Tag Archives: Rabinowitz

Sara Rabinowitz and the Odessa birth records

In the midst of my search through the names in the Odessa pogrom death records, in which I concentrated on children without parents, widows and widowers, I read about a list of orphans from the 1905 pogroms in the Hamburg passenger lists and I tried looking for children coming from Hamburg in late 1905 and 1906 on the Steve Morse Ellis Island search. I then tried children travelling alone from Odessa at that time, and in this search I discovered two young children who appeared to be travelling alone and then found they were travelling with their mother whose name had been spelt slightly differently. This was 25-year-old Sara Rabinowitz, travelling in May 1906 from Rotterdam to her husband, S Rabinowitz, in New York, with two young children, Jossel, age 2, and Schie, age 9 months, although the number is difficult to read.

Sara Rabinowitz and her two children, SS Statendam, 1906

As I have the Odessa birth index which includes Rabinovich for 1901-1905, I looked up Jossel and found him listed in the 1903 records.

Birth record 1585 Iosel Rabinovich 1903 (orange marker)

However, there was no birth record in 1905 for Schei or any name beginning with a Sh sound. I wondered whether he had been born at the time of the pogrom and had not been registered, something that may have happened in my family with the youngest son born in 1905. That would have made Shei about seven months old. The mother and two children were detained at Ellis Island in the hospital where they stayed for about three weeks. The notes only state that the mother had a spinal curvature and a problem with the younger child is difficult to make out, possibly a deformed pupil and corneal opacity.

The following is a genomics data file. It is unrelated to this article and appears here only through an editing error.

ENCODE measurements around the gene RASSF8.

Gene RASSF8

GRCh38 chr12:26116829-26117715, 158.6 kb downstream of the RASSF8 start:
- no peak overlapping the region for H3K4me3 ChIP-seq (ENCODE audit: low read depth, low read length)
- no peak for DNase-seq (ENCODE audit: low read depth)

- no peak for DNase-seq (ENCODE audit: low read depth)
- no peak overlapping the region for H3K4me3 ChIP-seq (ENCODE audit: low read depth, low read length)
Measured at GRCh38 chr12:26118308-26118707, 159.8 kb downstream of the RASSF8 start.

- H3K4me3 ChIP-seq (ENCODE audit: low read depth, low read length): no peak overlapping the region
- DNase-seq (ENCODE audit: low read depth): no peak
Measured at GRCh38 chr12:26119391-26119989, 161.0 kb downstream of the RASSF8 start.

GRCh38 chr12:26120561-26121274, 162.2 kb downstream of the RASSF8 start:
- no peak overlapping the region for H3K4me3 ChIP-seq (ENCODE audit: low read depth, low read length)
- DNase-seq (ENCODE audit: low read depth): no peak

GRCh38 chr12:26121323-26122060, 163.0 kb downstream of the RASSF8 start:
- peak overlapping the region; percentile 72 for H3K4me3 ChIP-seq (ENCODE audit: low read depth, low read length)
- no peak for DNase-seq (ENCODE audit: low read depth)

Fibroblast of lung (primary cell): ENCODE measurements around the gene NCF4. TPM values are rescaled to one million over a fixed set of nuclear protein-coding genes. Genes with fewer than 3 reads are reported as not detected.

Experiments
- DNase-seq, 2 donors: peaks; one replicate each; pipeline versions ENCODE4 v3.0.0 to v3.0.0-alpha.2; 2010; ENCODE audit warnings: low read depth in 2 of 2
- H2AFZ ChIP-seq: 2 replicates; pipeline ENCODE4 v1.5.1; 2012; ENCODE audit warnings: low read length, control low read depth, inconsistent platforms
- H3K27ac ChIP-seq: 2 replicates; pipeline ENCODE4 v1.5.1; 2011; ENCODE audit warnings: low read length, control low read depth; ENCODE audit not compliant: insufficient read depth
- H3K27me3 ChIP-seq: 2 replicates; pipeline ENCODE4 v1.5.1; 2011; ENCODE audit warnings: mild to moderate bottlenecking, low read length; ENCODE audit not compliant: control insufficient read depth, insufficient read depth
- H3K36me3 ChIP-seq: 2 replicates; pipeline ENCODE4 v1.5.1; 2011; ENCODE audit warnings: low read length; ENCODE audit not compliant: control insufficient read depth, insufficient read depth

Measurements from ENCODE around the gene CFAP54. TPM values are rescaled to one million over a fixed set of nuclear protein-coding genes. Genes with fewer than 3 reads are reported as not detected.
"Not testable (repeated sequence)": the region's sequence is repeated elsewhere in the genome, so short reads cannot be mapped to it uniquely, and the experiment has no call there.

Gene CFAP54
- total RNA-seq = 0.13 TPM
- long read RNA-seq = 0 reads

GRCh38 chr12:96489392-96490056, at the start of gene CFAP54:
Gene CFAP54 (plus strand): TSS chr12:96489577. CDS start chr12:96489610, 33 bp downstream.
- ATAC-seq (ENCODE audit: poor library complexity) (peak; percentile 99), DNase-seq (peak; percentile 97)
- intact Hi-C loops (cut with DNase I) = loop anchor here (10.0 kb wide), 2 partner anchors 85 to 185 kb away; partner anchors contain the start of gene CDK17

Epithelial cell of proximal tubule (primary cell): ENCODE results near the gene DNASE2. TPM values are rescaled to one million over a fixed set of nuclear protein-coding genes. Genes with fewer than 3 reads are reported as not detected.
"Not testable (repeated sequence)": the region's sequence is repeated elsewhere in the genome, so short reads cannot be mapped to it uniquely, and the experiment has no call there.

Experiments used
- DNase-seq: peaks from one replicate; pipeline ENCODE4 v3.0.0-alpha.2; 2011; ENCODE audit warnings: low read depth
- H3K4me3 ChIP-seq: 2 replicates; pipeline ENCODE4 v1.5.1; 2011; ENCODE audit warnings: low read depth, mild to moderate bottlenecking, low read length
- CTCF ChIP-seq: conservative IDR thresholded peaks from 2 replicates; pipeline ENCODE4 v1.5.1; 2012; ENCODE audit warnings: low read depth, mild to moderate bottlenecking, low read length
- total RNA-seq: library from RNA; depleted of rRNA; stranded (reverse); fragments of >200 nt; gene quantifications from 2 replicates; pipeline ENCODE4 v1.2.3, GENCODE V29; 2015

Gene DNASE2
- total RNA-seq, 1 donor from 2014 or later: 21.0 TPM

Sara Rabinowitz ship manifest medical notes

The father may have only recently arrived in New York as the address for him is care of S Strusberg on East 2nd Street. Having Sara Rabinowitz’s age, immigration date, the ages of her children, and the initial of her husband’s name, it should have been possible to find records, but nothing seemed to come up, no Sara of a similar age married to a Samuel, Solomon, Simon or other names, with children named Joseph or Jacob and Samuel or Simon or any two children born in Russia. I tried all the common English names that Rabinowitz families sometimes used – Robinson, Robbins, Robins, Robin. Only one couple came up, a Sara and Samuel, who had emigrated in 1906, and had had four sons in the US, three in New York and one in Massachusetts, but they had not had any children in Russia and had not been married long enough to have had the eldest son, Jossel.

Either the family from Odessa changed their name, avoided all records or something happened to their oldest children. At first I could not even find the person they had lodged with, S Strusberg, but then I found a Solomon Strausberg and his wife Sara who had come from Russia to America in 1905. They had come with in-laws and two young children, one of whom died on the voyage. In the 1910 census they were living on 3rd Street with their older son who was born in Russia, three daughters born in New York, and lodgers. Sara Strausberg’s maiden name was Donefar and her mother’s name was Esther Rabinowitz. The family was from Bessarabia and may have been relations of Sara Rabinowitz. I also found a Joseph and Simon Rabinowitz of the correct age as Jossel and Schie, but this census does not have the immigration date. Both were married with children and lived on neighbouring streets in Brooklyn, but eventually I found Simon on the 1930 census and he had immigrated in 1921, so these were not the two brothers. I expect I will keep on looking for Sara, Jossel and Schie, whose Odessa birth was never registered, wondering how this whole family slipped so easily through the net.

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